Sunday, June 9, 2013

Neoliberal Advice to Conservatives: Surrender, Dorothy!

The Recovering Bureaucrat enjoys the various forms of lunacy emanating from the many adherents to the Church of the All Powerful State; it unfortunately keeps him from the comic pages of the daily newspapers but probably provides more robust laughter.

The latest Church lunacy (keeping up with all of it is, of course, an endless task) comes from a 28-year old Harvard psychology major named Josh Barro, who has appointed himself the Savonarola of the Republican Party.  Church acolytes at the Business Insider web site have provided him a soapbox, and eager true believer that he is, he doesn't waste his shot at his 15 minutes of fame.

His most recent side-slapper, entitled “I'm Not A Conservative And You Shouldn't Be One Either,” sets forth the head-scratching but thoroughly unoriginal proposition that conservatives need to become liberals in order for the Republican Party to win elections again.

He claims that he himself used to be conservative philosophically, but “now I'm a neoliberal, and I particularly favor redistributive taxes and transfers to reduce inequality.” 

(The RB notes that the concept of “neoliberalism” is a bit of a mash-up; as the authors of the Wikipedia article on it note,
The meaning of neoliberalism has changed over time and come to mean different things to different groups. As a result, it is very hard to define. This is seen by the fact that authoritative sources on neoliberalism, such as Friedrich Hayek, Milton Friedman, David Harvey, and Noam Chomsky do not agree about the meaning of neoliberalism. This lack of agreement creates major problems in creating an unbiased and unambiguous definition of neoliberalism.
Hayek and Chomsky, fellow neoliberals; now that spices up the stew!  The absurdity of this contributes to the RB's disdain for Mr. Barro’s self-label here.  But he does appreciate his rookie error of immediately clearing up the ambiguity by proclaiming his blind faith in social engineering.  Ah, neoliberalism is just another word for statism.)

Thus the lunacy and non sequiturs begin early.  “All fiscal policy is redistributive,” he writes, “in that it involves collecting taxes from someone and spending money on programs that benefit someone else.”  This preposterous claim ignores that, until the “progressives” invented the Great Society in the Johnson administration, most taxes went to programs that benefited everyone, such as police and fire, highways and defense.  It took the odious combination of the rent-seeking redistributionist policies of the Johnson era with the New Left takeover of the Democratic Party in 1972 to elevate leftist liberal love of other people's money into the tenet of faith propping up the social engineering Mr. Barro is so enamored of.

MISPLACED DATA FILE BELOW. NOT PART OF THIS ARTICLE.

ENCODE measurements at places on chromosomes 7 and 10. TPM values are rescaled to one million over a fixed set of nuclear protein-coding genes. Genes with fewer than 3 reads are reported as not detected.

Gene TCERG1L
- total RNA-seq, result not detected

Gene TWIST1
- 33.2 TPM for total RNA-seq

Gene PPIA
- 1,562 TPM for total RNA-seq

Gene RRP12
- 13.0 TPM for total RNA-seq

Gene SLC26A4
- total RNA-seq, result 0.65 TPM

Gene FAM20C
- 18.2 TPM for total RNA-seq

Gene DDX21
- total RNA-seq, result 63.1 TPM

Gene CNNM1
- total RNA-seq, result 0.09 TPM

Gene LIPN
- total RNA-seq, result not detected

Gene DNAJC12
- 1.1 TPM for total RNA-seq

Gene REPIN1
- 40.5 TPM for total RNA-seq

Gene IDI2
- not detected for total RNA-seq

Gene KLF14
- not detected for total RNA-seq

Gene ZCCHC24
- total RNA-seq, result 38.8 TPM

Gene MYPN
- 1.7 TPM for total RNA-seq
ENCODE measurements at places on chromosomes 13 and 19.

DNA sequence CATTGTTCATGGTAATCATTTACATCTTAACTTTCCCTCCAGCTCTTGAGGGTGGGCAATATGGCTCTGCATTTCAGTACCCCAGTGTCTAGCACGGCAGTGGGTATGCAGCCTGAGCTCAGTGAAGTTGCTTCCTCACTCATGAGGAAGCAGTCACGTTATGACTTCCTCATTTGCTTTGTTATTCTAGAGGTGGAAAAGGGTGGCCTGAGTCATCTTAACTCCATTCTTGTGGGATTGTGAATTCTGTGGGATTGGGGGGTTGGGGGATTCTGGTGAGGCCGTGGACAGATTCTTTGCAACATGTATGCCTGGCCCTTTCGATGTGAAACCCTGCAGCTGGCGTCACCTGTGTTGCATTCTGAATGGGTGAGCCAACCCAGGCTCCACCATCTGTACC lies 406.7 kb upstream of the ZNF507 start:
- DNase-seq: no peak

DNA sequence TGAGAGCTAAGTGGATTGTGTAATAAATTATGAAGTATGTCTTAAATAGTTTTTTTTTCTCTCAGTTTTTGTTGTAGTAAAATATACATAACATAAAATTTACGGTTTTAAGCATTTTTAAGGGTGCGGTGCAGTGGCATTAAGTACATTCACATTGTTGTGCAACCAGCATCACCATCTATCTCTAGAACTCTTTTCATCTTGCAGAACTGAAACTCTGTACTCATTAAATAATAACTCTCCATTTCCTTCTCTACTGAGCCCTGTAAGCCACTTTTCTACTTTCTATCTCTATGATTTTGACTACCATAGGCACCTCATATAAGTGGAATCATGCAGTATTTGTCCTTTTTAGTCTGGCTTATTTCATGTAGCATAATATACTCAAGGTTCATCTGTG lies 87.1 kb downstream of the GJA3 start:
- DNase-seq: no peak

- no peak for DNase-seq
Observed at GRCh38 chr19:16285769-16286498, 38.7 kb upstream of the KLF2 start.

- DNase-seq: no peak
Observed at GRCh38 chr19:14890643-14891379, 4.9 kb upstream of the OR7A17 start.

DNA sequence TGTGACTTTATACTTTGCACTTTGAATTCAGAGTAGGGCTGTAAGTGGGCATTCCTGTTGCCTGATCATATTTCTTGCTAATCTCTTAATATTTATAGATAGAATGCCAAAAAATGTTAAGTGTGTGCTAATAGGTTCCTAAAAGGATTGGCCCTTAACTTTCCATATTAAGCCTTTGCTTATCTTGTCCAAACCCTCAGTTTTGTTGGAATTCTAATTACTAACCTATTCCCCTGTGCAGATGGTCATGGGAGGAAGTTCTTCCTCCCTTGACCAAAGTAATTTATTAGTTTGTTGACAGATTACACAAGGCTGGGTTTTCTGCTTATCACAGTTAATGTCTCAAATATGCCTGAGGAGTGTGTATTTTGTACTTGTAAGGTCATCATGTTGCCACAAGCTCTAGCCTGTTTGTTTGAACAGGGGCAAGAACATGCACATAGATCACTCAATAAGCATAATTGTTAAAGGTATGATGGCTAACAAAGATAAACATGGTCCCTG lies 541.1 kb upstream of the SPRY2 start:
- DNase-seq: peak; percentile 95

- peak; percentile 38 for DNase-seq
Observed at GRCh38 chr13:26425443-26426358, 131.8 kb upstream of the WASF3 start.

“And the question of how progressive that redistribution ought to be depends on outside factors, such as the relative economic cost of various kinds of taxes and the level of pre-tax inequality.”  This gobbledygook arrogantly assumes some kind of standard against which these relative costs and “pre-tax inequality” (the RB loves this nugget) can be measured.  In the real world, these are precisely the realm of political wrangling, in large part because they depend on whose taxes are to be raised and by what amount.  But of course, it is a neoliberal progressive shibboleth that “disinterested experts” can develop such standards equitably.  A century of evidence to the contrary never deters Mr. Barro and his fellow utopians.

Then there’s this howler:
Changes in economic conditions should change people's preferences about the level of fiscal progressivity. For example, if returns to economic growth increasingly accrue to people at the top of the income distribution, we should become more favorable to progressive redistribution. If the economy becomes more fragile, with more risk of recessions that lead to years-long spells of high unemployment, that calls for a more robust and progressively-financed safety net. And if top income tax rates are well below the peak of the Laffer Curve, that creates more room for added progressivity.
In other words, every “change in economic conditions” should lead to more progressivity, never less.  Another neoliberal progressive article of faith—a first principle, Mr. Barro’s demurral notwithstanding.  “Conservatives,” our young friend huffs, “are wrong on this issue, and outside conditions have shifted over time in a way that has made them much more wrong than they used to be.” As a conservative, the Recovering Bureaucrat is thrilled to be accused of being wrong on this.


Mystified by Markets

Mr. Barro then asserts yet another neoliberal progressive axiom: “The ability of markets to fix our big economic problems on their own has also declined in recent decades.”  Not surprisingly, this ignores the various regulatory schemes that have distorted the national market place since the Great Society.  The U. S. hasn’t experienced a period of relative benign federal regulatory intervention since the 50s, but Mr. Barro’s ignorant assertion is, of course, designed to argue for more regulation.

While conceding that in various market sectors—he cites trucking, banking, and broadcasting—it is in fact a good idea to “just get out of the way,” there are these other market sectors that are “hugely dysfunctional, either inherently or because of inevitable government intervention.”

Stop and examine what he writes here.  Some market sectors—and here he cites health care, banking, education, and energy—are “inherently” dysfunctional.  To say that something is inherently dysfunctional is to assert that the dysfunction is essential to its existence.  Further, he admits that the dysfunctions occur because of government intrusion.

But markets by their very nature are inherently functional, that is to say, they are simply places where people come to buy and sell goods and services.  To call a market dysfunctional is to call a square ovoid.  It is a logical contradiction.

Markets can contain defects, whenever players within them seek to use power, influence, or deception to gain an advantage or distort the equilibrium.  These defects can become highly distorted and toxic by that government intrusion that Mr. Barro acknowledges.  Usually, however, markets also contain self-correcting mechanisms.